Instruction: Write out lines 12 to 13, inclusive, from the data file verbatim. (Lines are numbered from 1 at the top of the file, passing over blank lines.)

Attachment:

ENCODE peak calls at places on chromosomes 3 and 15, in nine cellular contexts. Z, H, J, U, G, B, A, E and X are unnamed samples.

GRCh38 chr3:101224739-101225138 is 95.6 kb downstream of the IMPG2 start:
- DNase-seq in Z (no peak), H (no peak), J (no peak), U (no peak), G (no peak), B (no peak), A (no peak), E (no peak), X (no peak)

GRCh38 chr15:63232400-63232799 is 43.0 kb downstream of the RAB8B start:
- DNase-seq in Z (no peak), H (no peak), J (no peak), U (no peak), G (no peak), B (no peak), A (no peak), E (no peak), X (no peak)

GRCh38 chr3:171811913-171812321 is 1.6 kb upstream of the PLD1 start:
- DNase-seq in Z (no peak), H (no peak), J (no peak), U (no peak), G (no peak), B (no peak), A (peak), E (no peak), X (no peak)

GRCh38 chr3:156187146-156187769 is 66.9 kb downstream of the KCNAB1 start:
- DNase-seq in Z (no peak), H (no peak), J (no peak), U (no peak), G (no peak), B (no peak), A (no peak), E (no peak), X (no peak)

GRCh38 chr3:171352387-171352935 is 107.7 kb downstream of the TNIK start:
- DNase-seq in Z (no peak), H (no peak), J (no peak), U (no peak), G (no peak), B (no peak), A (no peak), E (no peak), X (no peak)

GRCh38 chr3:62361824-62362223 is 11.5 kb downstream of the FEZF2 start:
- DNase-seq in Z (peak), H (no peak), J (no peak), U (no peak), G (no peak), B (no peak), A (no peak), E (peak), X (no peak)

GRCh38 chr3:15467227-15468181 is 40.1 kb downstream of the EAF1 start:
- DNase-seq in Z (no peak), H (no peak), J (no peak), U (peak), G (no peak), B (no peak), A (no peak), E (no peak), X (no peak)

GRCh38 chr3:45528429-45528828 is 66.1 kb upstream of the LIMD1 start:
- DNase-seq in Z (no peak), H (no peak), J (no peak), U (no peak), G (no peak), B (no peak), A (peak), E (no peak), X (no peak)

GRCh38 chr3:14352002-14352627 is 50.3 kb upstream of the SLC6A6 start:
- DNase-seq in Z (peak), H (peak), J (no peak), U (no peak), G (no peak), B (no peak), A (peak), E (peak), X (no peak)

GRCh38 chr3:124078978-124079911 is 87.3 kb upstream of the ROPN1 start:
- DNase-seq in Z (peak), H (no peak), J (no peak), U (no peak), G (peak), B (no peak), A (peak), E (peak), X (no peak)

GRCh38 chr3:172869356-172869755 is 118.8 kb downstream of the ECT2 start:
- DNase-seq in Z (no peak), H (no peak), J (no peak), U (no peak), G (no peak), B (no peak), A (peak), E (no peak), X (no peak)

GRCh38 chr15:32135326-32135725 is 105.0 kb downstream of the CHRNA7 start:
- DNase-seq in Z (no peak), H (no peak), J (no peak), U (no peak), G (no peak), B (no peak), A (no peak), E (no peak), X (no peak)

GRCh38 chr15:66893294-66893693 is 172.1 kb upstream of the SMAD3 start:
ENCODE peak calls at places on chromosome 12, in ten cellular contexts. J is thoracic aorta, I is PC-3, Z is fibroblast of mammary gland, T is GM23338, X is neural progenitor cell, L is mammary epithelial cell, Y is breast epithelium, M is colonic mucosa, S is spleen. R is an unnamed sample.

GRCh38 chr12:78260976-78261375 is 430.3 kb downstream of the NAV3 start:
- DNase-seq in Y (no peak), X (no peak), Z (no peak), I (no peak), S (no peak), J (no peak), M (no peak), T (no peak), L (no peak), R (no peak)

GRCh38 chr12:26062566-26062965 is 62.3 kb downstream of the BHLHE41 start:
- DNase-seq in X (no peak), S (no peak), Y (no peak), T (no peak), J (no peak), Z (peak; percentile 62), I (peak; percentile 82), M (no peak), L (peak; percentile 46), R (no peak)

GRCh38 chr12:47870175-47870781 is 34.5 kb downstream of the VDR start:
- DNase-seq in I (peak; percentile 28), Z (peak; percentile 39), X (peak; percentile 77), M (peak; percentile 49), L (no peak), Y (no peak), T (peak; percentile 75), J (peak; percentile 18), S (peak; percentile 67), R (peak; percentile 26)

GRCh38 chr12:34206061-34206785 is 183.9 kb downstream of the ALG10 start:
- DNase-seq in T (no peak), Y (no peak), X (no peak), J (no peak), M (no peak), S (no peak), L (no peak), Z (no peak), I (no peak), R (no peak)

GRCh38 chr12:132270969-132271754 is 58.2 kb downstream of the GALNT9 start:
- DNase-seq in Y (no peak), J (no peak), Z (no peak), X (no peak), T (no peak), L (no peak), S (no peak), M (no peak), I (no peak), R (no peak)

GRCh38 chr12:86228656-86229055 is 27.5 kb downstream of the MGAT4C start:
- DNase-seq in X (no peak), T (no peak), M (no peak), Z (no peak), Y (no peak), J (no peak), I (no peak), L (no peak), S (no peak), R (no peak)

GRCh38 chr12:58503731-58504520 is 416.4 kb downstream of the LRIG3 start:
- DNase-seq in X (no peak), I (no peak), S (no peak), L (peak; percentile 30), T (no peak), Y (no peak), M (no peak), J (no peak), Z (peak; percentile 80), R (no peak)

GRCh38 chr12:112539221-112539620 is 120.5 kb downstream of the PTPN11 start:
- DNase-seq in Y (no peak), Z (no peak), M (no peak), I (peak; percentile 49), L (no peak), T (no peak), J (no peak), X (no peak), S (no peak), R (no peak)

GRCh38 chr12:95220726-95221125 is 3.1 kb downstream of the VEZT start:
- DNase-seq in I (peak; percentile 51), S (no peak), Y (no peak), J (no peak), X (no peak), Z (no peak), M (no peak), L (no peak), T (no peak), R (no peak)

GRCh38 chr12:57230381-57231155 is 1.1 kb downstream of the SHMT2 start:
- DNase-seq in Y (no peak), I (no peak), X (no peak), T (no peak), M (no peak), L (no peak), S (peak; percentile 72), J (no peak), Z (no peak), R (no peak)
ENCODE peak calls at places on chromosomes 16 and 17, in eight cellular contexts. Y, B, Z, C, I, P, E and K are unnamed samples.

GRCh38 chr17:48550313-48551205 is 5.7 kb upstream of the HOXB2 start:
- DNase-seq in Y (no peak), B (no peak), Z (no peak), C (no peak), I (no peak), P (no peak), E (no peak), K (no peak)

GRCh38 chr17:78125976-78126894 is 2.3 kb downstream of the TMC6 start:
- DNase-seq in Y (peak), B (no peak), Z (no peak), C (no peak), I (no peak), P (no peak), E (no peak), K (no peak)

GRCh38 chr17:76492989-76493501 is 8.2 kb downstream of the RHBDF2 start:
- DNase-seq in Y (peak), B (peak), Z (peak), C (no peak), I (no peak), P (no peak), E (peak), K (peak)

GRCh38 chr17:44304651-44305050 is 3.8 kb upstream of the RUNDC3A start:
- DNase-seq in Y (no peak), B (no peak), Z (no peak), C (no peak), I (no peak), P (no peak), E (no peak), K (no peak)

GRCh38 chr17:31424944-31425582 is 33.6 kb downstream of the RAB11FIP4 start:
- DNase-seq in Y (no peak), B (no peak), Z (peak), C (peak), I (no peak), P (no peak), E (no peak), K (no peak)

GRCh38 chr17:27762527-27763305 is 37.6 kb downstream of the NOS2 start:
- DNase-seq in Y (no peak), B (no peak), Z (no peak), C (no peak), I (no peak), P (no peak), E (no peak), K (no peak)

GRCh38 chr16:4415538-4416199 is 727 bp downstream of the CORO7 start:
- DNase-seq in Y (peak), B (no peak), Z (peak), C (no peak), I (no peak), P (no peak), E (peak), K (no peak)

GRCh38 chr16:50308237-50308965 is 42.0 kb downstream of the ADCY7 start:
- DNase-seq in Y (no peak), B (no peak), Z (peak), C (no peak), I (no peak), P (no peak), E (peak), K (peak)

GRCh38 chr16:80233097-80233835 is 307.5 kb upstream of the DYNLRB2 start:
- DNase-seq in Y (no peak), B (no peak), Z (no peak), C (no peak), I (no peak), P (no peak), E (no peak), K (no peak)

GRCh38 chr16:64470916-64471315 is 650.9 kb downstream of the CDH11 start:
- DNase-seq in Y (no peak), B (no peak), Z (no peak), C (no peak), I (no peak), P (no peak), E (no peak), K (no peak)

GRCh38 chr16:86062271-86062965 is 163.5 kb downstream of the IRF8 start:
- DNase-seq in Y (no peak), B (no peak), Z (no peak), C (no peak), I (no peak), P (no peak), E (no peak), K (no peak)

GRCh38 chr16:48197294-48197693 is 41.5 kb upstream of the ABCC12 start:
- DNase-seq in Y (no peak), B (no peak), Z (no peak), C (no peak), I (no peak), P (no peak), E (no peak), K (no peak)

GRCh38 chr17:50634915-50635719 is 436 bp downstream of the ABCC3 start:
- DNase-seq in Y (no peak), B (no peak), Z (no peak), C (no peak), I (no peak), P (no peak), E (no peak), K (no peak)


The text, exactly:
GRCh38 chr3:62361824-62362223 is 11.5 kb downstream of the FEZF2 start:
- DNase-seq in Z (peak), H (no peak), J (no peak), U (no peak), G (no peak), B (no peak), A (no peak), E (peak), X (no peak)